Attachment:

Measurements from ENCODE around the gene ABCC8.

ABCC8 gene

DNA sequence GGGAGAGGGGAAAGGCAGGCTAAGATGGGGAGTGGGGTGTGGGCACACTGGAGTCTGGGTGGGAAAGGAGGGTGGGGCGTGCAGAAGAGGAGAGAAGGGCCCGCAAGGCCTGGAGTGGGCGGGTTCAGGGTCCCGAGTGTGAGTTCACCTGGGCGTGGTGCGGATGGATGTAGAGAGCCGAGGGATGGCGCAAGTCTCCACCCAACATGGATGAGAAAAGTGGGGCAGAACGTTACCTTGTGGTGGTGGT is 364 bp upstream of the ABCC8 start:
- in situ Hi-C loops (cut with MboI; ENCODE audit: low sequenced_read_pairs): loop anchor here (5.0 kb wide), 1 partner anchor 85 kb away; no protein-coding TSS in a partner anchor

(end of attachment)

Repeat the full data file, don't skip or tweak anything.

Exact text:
Measurements from ENCODE around the gene ABCC8.

ABCC8 gene

DNA sequence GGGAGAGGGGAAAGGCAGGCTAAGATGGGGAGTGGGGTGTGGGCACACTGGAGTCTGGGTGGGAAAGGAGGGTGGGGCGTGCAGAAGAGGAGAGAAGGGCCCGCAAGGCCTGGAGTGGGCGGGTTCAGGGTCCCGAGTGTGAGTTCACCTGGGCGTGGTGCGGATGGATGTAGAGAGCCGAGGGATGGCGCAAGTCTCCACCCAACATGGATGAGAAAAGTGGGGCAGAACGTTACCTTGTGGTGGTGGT is 364 bp upstream of the ABCC8 start:
- in situ Hi-C loops (cut with MboI; ENCODE audit: low sequenced_read_pairs): loop anchor here (5.0 kb wide), 1 partner anchor 85 kb away; no protein-coding TSS in a partner anchor